If your resolution for 2022 was to read more, we've got you covered. Presenting the best books the Western Living staff read in 2021.

beautiful world where are you

Beautiful World, Where Are You by Sally Rooney

I had to tough time choosing just one book for my favourite of the year—I truly loved Just Last Night by Mhairi McFarlane, but I'd already raved about it in our summer reads. But I can't stop thinking about Sally Rooney's latest (she of Normal People, which is also an excellent television series), which made my heart swell with every page. It's a story about Alice and Eileen, two best friends approaching their thirties and facing much of the meaning-of-life dilemmas that tend the start then and plague us all, always. Alice is successful career-wise as a renowned novelist (and there's little doubt that much of her experience is based on Rooney's own life), but less so in her personal life. Eileen struggles to find her place in the world. Partly told through letter writing to each other, partly through their experiences in real time, it's a vulnerable and lovely novel. There's something about Rooney's stripped-down prose—the way she stops to describe the tiniest moments that make up our life as we're moving through the world—that makes you want to slow down and enjoy every last word of it.—Anicka Quin, editorial director

crying in h martCrying in H Mart by Michelle Zauner

I'm not the only one to put this book by indie musician Michelle Zauner (aka Japanese Breakfast) on my end-of-year best-of list, but by the end of the first chapter, it's undeniable that this memoir about food and culture and parental relationships and grief is as delicious as the noodles and stews it so artfully describes. Unlike Zauner, I didn't grow up with a tough-love Korean mom, but like Zauner, I did grow up as a Yeah Yeah Yeahs-loving, Livejournaling, attention-seeking young woman in the early 2000s Pacific Northwest, so her recollections hit a beautiful balance of familiar and revealing for me. Though it's likely particularly poignant for those with immigrant (particularly Asian immigrant) families, for anyone who's had a parent, a loss, or both, it scratches an intimate itch. —Stacey McLachlan, editor at large 

aa

A Swim in a Pond in the Rain: In Which Four Russians Give a Master Class on Writing, Reading, and Life by George Saunders

I appreciate that the above title is quite the mouthful, but in fact it's quite a bit easier read than Saunder's last novel, the Booker-prize winning Lincoln in the Bardo. The concept of this book is quite simple: Saunders, who teaches in the MFA program at Syracuse, presents a number of short stories by the Russian Masters (Turgenev, Gogol, Tolstoy and Chekhov) and then discusses them in a low-fi academic way (there's not talk of post-modernism or Foucault or any other hallmarks of high academia). It's a surprisingly basic premise — you can do things like this when your last book wins the Booker—but it satisfied the twin desires of illumination and entertainment wonderfully. Saunders based the book on the notes he accrued from years of teaching these stories and if you listen to the Audible version, it's Saunders himself who's reading both the stories and his commentary so it really is like you're in class with him—for less than the cost of a Masterclass subscription and a fraction of tuition at Syracuse.—Neal McLennan, food editor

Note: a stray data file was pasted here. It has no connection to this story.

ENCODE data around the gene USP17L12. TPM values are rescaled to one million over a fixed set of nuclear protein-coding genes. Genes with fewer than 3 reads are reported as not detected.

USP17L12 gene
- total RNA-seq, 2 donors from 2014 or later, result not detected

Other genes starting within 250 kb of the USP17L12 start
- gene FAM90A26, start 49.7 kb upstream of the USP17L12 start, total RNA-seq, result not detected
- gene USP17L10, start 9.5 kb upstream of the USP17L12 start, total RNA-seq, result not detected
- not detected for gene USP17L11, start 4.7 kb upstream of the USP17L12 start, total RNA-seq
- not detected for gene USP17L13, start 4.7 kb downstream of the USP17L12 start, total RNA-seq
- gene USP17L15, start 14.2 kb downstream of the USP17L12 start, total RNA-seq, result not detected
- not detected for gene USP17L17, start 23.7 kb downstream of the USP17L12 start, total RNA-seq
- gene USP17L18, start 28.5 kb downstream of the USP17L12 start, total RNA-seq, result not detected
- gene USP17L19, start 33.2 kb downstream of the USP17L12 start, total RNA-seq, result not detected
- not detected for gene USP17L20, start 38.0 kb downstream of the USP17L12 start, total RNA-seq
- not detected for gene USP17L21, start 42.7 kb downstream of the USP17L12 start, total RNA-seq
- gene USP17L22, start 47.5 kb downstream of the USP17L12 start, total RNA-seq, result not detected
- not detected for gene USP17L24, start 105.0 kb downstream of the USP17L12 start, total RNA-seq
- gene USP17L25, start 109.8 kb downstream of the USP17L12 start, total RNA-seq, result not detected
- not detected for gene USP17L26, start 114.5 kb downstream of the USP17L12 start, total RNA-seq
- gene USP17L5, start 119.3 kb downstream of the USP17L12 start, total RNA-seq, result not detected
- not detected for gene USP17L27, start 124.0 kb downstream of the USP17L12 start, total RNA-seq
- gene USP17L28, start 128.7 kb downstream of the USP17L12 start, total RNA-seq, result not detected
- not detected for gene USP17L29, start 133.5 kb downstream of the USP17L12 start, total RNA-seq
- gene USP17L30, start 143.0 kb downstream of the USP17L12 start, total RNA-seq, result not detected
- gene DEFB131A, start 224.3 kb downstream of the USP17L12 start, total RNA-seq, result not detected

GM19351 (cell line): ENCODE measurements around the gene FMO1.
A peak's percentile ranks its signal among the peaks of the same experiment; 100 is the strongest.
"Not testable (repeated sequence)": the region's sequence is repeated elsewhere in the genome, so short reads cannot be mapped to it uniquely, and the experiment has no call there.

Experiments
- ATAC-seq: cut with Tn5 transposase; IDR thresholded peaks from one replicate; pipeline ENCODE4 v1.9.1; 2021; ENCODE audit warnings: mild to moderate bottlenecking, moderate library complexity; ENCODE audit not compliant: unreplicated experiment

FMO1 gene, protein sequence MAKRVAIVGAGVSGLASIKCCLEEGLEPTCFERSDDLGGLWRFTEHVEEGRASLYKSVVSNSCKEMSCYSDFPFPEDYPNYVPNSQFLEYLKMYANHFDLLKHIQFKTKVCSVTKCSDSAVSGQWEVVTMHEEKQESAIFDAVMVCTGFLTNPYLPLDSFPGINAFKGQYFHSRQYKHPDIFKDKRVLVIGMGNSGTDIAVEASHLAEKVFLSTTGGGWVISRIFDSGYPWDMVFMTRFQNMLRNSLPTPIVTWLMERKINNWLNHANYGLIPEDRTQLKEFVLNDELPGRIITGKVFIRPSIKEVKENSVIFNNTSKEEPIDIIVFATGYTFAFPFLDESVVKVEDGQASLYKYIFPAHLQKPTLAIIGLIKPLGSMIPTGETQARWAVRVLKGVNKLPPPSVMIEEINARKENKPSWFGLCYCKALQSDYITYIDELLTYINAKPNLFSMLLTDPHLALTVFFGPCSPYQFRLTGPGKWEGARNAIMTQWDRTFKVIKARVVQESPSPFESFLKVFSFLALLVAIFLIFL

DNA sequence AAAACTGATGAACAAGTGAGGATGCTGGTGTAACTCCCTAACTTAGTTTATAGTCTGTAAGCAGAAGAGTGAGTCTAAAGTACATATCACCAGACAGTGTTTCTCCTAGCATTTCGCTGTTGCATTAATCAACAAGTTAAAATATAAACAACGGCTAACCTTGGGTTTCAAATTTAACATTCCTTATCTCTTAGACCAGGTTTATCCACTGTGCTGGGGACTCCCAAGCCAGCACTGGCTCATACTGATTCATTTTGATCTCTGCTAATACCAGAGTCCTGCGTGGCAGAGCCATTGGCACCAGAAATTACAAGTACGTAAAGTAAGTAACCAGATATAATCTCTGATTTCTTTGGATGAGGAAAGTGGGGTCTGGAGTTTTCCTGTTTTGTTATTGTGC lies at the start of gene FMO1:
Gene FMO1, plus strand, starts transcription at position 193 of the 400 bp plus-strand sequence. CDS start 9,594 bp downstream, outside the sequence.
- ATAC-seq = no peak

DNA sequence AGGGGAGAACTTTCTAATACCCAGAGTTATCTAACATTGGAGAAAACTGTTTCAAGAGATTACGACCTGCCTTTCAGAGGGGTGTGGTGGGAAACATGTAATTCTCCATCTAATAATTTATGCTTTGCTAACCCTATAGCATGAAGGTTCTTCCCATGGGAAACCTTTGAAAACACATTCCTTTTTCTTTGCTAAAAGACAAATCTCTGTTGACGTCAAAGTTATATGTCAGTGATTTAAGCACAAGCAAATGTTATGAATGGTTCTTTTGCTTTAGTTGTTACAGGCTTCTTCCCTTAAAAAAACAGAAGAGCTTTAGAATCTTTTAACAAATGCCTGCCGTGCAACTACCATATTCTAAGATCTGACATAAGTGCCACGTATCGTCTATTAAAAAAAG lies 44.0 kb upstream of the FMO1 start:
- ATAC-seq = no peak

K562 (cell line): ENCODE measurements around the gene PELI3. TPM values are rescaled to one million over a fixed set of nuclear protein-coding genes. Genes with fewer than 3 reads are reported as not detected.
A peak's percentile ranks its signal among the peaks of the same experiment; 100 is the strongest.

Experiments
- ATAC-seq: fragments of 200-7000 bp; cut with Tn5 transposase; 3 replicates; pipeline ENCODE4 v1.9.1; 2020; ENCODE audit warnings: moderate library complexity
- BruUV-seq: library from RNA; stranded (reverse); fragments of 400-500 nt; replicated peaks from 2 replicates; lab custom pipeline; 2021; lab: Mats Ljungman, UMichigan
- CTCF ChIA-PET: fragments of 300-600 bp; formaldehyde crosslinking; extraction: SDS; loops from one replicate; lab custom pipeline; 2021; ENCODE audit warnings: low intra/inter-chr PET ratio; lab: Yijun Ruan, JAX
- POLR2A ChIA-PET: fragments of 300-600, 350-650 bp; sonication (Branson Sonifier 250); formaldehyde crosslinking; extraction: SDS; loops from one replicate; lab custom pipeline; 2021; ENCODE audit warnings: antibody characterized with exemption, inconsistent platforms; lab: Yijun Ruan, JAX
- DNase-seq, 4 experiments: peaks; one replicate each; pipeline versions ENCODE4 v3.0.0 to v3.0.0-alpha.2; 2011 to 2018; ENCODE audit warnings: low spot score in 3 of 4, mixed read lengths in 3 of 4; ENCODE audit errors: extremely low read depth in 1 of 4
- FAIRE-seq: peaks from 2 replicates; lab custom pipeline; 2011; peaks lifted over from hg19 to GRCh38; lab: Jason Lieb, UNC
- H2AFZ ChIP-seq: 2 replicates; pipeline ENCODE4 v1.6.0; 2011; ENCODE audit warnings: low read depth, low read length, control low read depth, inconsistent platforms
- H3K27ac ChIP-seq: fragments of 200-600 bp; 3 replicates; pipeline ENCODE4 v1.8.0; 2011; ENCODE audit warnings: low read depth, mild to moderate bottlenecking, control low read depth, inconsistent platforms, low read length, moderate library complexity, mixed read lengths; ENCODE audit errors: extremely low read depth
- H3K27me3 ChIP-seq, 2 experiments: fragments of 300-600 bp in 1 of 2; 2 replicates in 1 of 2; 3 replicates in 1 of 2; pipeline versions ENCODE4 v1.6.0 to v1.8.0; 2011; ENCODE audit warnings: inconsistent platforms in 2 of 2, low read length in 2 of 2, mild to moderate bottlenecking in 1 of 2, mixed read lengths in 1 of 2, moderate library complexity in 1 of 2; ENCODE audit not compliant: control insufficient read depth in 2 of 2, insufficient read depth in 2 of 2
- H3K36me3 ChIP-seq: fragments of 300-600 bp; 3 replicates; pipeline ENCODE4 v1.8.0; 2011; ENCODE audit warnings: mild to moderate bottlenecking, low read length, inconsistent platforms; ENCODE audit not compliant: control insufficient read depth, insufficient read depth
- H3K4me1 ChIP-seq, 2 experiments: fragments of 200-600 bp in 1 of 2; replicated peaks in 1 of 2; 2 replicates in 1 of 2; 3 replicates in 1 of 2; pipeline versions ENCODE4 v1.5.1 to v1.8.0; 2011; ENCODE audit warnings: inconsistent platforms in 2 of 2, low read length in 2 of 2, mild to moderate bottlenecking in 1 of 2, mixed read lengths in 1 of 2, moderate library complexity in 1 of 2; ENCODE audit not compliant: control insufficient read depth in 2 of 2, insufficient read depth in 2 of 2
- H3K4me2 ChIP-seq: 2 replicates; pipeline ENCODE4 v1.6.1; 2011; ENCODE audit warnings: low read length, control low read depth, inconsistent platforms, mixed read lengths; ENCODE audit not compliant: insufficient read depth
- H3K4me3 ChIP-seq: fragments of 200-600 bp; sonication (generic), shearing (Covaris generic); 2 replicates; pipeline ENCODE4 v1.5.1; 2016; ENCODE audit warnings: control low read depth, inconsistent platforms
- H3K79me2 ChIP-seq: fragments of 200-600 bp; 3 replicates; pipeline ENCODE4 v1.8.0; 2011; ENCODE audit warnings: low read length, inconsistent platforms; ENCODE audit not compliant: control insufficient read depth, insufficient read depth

A Tale for the Time Being

A Tale for the Time Being by Ruth Ozeki

I learned while searching the internet for the image above that this book is classified as "psychological fiction," which I can't say is a genre I'm generally into. But I'm a huge fan of Ruth Ozeki (on top of her excellent, funny, and poignant words, she's also based in B.C. and Japanese Canadian/American—always a plus in my book) and this novel is excellent. It's full of humour and mystery but is also extremely heartfelt. In it, Ozeki herself finds a lunch box that once belonged to a Japanese teenager when it washes up in B.C. after the 2011 tsunami. Inside is the teen's diary, which details her very difficult reality—school bullies, a depressed father, and an overarching theme of ending her own life. It was published in 2013, but it's new to me, and I'd recommend it in 2022 and beyond.—Alyssa Hirose, assistant editor

The Four Winds

The Four Winds by Kristen Hannah

I don’t know if anyone else had to read The Grapes of Wrath when they were in high school, but it definitely didn’t leave me looking for another painful story about the American plains in the 1930s. Until now. The Four Winds is set amongst the Dust Bowl and the loss of land, water and ultimately the sovereignty of life during the Great Depression. The story within the story is about womanhood and the strength it takes to keep going when facing impossible choices. Kristen Hannah takes some liberties with people/place names, however most of the novel is historically accurate. If you're into historical fiction with the satisfaction of a good cry or two then look no further. – Dani Wright, editorial intern